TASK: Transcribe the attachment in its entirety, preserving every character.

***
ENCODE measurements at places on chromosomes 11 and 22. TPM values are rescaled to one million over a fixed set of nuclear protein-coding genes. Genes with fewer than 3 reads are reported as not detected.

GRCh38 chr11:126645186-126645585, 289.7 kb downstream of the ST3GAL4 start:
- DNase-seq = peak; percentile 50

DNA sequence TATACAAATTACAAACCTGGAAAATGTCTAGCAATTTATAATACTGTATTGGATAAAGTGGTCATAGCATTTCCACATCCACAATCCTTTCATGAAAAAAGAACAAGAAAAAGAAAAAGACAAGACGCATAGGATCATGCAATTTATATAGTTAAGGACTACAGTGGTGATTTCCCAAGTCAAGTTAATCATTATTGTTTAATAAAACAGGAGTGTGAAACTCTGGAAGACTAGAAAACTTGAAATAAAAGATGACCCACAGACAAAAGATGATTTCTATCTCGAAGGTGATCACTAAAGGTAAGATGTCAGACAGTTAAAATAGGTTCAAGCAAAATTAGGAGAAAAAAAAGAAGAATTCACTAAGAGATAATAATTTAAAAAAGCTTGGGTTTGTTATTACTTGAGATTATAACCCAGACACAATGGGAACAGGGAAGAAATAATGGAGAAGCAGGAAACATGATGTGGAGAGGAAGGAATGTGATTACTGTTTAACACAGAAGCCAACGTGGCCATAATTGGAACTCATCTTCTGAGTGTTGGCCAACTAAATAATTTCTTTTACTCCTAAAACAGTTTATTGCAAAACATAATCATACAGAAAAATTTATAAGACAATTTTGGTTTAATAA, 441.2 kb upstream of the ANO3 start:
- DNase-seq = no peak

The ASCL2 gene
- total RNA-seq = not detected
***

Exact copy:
ENCODE measurements at places on chromosomes 11 and 22. TPM values are rescaled to one million over a fixed set of nuclear protein-coding genes. Genes with fewer than 3 reads are reported as not detected.

GRCh38 chr11:126645186-126645585, 289.7 kb downstream of the ST3GAL4 start:
- DNase-seq = peak; percentile 50

DNA sequence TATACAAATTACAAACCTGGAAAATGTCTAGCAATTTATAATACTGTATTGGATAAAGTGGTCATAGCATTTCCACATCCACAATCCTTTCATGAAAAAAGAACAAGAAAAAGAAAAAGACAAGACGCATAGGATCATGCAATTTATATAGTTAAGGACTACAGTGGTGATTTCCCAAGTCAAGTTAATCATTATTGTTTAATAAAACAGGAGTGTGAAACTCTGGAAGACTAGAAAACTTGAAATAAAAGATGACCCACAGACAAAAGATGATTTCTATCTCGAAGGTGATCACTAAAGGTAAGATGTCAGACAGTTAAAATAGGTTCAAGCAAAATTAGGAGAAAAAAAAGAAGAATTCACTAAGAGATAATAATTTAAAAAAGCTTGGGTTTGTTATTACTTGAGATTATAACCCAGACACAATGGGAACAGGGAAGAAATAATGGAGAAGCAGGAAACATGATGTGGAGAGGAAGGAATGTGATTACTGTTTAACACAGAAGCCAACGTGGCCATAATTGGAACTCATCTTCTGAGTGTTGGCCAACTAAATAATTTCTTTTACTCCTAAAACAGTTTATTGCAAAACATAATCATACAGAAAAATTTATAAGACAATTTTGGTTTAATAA, 441.2 kb upstream of the ANO3 start:
- DNase-seq = no peak

The ASCL2 gene
- total RNA-seq = not detected